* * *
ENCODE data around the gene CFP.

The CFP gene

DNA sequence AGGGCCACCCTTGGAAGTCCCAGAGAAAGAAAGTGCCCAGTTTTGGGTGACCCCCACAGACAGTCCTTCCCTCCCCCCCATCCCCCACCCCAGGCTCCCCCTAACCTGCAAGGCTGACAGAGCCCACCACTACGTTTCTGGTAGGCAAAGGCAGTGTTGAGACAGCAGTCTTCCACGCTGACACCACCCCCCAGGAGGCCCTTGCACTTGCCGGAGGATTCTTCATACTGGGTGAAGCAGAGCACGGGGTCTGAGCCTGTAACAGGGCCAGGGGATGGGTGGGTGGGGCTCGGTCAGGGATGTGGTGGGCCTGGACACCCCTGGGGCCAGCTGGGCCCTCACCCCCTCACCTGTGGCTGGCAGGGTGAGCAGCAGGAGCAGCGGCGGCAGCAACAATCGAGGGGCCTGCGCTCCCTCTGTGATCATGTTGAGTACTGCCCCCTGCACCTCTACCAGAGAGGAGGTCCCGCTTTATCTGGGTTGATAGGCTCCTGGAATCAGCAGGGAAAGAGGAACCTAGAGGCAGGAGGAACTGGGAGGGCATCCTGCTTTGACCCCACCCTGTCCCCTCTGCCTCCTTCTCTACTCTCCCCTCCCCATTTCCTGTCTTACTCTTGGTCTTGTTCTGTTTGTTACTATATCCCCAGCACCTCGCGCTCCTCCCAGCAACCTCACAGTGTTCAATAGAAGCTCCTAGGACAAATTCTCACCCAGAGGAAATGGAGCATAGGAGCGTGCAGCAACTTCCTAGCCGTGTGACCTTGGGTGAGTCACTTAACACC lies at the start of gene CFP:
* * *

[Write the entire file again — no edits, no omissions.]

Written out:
ENCODE data around the gene CFP.

The CFP gene

DNA sequence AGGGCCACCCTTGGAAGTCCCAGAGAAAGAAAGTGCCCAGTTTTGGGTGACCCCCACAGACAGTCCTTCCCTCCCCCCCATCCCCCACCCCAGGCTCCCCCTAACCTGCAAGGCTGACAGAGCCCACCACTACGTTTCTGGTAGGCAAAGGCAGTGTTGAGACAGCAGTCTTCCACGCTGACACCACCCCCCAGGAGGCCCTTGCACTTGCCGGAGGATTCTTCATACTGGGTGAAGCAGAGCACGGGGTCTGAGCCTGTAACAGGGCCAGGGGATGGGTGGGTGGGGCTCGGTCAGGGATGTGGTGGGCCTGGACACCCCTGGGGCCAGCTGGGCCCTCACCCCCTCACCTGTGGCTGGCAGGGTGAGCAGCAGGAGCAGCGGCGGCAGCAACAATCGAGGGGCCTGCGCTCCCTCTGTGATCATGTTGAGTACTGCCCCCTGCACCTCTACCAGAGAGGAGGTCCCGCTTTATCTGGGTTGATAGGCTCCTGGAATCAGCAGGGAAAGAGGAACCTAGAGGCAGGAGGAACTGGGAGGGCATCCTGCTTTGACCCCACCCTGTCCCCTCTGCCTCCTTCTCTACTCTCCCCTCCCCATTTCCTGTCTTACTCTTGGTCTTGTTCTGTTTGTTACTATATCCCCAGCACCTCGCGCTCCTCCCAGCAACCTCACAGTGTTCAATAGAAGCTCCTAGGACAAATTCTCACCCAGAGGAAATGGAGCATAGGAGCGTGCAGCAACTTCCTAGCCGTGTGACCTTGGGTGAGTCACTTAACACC lies at the start of gene CFP: